Letters after name? FNP, APRN, etc

Posted
by futureeastcoastNP futureeastcoastNP (Member)

I was just wondering, what dictates the letters after your name when you become an NP? I've noticed some NPs, even at the same practice, gave different letters. I have seen:

RN, APN

APRN

FNP

FNP-BC

NP

NP-C

is this state dictated??

In Kansas it's APRN. When I was in NM it was CNP.

The designation ending in C means the NP has taken their boards with and is credentialed by the American Academy of Nurse Practitioners (AANP).

The designation ending in BC means the NP is certified by the American Nurses Credentialing Center (ANCC) and passed the ANCC boards.

Both are national certifying bodies and the NP can choose which exam he or she wishes to be certified by.

This is copied off of the Fitzgerald website:

The credentials for the American Certification Credentialing Center (ANCC) certified NPs is NP-BC preceded by a letter indicating the particular specialty,

- Family nurse practitioner: FNP-BC

- Adult nurse practitioner: ANP-BC

- Adult-gerontologic primary care NP: AGPCNP-BC

- Acute care nurse practitioner: ACNP-BC

- Adult-gerontologic acute care NP: AGACNP-BC

- Pediatric nurse practitioner (primary care): PNP-BC

- Gerontological nurse practitioner: GNP-BC

- Psychiatric and mental health nurse practitioner: PMHNP-BC

Here is an example of an ANCC-certified family nurse practitioner:

- Hugo Moreno, MS, FNP-BC

Family, adult-gerontologic, adult, and gerontologic nurse practitioners certified by the American Association of Nurse Practitioners (AANP) are granted the designation of NP-C, or nurse practitioner-certified. Here is an example:

- Melissa Hammond, DNP, NP-C

The NP-C can be modified, if desired, to include a first letter consistent with area of certification such as a family NP using the designation FNP-C.

Edited by BostonRN13

BostonFNP, APRN

Specializes in Adult Internal Medicine. Has 10 years experience.

Depends on which board exam you take. The ANCC grants the -BC titles. The AANP the generic NP-C. For example an FNP that board certifies via ANCC will be " Jon Doe FNP-BC" or via AANP would be "Jon Doe NP-C".

Most states require a specific official labeling such as APN, APRN, RN/NP, etc on official documents.

mzaur

Specializes in Mental Health.

So you have the choice of ANCC or AANP? This is rather confusing, lol. I don't get why there two certifying bodies. Is one viewed more favorably than the other?

Hmm,are you guys talking about FNP only? I'm looking at PMHNP certification and only see ANCC

Edited by mzaur

BostonFNP, APRN

Specializes in Adult Internal Medicine. Has 10 years experience.

So you have the choice of ANCC or AANP? This is rather confusing' date=' lol. I don't get why there two certifying bodies. Is one viewed more favorably than the other? Hmm,are you guys talking about FNP only? I'm looking at PMHNP certification and only see ANCC[/quote']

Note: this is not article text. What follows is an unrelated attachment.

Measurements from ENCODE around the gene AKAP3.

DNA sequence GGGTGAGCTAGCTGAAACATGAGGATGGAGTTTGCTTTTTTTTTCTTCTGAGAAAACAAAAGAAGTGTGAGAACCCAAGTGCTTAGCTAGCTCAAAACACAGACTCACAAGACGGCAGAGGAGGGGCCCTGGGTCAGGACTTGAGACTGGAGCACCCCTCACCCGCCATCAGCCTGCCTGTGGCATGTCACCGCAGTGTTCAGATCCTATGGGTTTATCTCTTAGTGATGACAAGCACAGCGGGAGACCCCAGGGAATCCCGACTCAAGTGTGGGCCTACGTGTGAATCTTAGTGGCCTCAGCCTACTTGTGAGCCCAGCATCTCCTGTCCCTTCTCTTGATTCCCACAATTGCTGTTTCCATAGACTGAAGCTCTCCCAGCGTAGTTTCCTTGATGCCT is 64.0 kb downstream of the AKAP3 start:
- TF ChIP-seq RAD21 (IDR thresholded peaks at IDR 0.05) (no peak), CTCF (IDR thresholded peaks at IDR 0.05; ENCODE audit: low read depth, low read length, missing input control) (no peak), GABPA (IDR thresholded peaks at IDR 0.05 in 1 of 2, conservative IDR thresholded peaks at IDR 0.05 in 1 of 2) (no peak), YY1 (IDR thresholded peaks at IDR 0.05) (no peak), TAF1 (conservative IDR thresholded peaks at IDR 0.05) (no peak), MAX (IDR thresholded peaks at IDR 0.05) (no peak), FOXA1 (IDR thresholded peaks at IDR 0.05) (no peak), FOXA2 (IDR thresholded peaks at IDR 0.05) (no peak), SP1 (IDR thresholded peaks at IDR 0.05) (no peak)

Depending on what type of NP you are you have a choice. There are actually more than two national certifying bodies!

For those that overlap there is really no difference other than individual preference.

juan de la cruz, MSN, RN, NP

Specializes in APRN, Adult Critical Care, General Cardiology. Has 29 years experience.

In the clinical setting, the easiest way to avoid confusion is to use the state designated NP title. As Zenman already pointed out, each state has an official title for NP's from the simple letters NP to CNP to CRNP to ARNP. NP's should know what their official state title is. That title is what gives you the privilege to practice within scope as an NP in your state.

All other letters (such as national certification, degrees, specialty certification) may be used in other venues such as official memos and emails, when conducting a speaking engagement such as a CEU lecture, when authoring an article or research, etc.

There are many different national certification letters. There are 5 officially recognized national NP boards: AANP, ANCC, AACN, PNCB, and NCC. Each 5 have their own letters even for the same type of NP specialty (i.e. AGACNPC vs AGACNP-BC).

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juan de la cruz, MSN, RN, NP

Specializes in APRN, Adult Critical Care, General Cardiology. Has 29 years experience.

Actually the APRN Consensus Model goes further to state that one must legally represent oneself as APRN + the specific role (i.e., APRN, CNP or APRN, CRNA). The "C" is added to NP so all the roles start with a "C" (CNS, CRNA, CNM, CNP). This is #5 on the FAQ's below.

I personally haven't seen a change towards adopting this lingo in my state though implementation per the national organizations should begin 2015. Scope of practice including titling is an act of state legislation not easily changed by a national consensus.

http://www.nursingworld.org/DocumentVault/APRN-Resource-Section/APRN-Consensus-Model-FAQ.pdf

tryingtohaveitall

Specializes in PICU. Has 23 years experience.

And then if you are certified by PNCB it will be CPNP-AC or CPNP-PC.

Dr.Naija_Queen

Specializes in Pediatics, Family Practice. Has 8 years experience.

As previously mentioned, every state has an official title for NPs. ARNP, CNP, etc. After I passed my FNP exam, the ANCC sent me a pamphlet on how to list degrees, certifications, credentials and what not.